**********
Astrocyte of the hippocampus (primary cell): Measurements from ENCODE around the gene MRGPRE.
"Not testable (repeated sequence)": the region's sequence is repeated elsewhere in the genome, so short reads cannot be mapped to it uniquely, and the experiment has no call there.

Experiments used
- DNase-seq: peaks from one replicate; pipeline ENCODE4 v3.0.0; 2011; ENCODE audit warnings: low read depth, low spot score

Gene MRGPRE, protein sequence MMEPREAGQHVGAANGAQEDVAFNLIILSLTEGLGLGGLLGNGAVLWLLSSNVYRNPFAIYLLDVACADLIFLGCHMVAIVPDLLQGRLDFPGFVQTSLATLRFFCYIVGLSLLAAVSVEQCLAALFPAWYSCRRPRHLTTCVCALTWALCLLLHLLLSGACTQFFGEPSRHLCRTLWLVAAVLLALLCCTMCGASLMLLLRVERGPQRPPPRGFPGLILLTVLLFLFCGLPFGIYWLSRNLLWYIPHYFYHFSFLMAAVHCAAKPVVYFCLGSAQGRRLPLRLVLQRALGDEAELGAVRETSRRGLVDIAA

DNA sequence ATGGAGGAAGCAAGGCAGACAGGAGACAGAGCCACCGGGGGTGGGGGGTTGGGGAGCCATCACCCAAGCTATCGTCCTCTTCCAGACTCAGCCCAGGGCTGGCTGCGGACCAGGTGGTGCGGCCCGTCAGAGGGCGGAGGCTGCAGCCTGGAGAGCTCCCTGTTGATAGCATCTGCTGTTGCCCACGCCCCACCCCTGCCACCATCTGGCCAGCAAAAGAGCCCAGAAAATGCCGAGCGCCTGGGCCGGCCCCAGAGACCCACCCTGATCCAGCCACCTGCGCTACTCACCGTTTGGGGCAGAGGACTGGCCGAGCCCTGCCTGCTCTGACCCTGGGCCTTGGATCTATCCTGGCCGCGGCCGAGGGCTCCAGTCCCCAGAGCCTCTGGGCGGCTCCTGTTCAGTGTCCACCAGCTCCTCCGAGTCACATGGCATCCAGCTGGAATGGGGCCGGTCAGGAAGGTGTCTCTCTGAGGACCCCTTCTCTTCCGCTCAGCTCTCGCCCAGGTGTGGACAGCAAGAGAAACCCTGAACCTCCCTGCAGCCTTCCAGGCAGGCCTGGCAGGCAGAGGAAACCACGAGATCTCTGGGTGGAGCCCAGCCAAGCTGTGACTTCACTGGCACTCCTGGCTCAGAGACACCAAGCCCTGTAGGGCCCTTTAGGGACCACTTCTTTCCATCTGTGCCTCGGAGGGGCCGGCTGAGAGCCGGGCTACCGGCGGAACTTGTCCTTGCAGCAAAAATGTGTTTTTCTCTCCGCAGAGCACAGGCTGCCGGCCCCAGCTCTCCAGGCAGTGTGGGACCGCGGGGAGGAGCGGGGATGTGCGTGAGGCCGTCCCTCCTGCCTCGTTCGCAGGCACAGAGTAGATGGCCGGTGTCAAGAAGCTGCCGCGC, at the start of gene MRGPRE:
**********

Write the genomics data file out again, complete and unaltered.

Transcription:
Astrocyte of the hippocampus (primary cell): Measurements from ENCODE around the gene MRGPRE.
"Not testable (repeated sequence)": the region's sequence is repeated elsewhere in the genome, so short reads cannot be mapped to it uniquely, and the experiment has no call there.

Experiments used
- DNase-seq: peaks from one replicate; pipeline ENCODE4 v3.0.0; 2011; ENCODE audit warnings: low read depth, low spot score

Gene MRGPRE, protein sequence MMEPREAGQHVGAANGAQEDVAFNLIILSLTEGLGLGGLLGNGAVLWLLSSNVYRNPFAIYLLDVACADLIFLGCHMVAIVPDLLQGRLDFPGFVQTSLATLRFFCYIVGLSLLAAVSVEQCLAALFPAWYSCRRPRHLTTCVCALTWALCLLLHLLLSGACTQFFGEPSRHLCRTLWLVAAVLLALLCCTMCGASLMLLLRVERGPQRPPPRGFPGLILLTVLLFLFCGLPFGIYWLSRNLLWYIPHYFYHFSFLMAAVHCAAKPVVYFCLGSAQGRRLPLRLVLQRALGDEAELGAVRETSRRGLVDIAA

DNA sequence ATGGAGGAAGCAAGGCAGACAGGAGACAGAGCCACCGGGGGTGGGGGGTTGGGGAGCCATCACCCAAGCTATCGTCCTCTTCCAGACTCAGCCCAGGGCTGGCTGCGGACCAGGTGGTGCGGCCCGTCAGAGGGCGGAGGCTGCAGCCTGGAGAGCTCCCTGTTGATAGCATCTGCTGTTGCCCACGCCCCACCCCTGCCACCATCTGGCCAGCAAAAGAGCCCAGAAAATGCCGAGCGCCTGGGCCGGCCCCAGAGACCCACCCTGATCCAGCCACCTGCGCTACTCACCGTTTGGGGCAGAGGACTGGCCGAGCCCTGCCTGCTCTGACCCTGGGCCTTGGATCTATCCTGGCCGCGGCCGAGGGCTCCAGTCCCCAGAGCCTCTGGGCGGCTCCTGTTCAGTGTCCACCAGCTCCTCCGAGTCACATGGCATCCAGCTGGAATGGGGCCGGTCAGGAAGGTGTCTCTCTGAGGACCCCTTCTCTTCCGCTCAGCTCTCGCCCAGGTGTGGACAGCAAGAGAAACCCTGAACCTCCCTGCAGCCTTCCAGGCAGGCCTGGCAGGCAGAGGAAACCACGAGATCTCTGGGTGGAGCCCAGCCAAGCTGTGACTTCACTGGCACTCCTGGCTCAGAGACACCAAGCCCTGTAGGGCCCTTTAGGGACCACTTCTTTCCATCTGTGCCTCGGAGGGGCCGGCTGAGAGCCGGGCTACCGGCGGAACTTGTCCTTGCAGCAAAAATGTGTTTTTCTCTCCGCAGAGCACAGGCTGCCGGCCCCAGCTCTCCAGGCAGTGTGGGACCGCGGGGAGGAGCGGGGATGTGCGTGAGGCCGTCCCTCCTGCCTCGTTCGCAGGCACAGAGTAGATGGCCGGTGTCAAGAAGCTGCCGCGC, at the start of gene MRGPRE: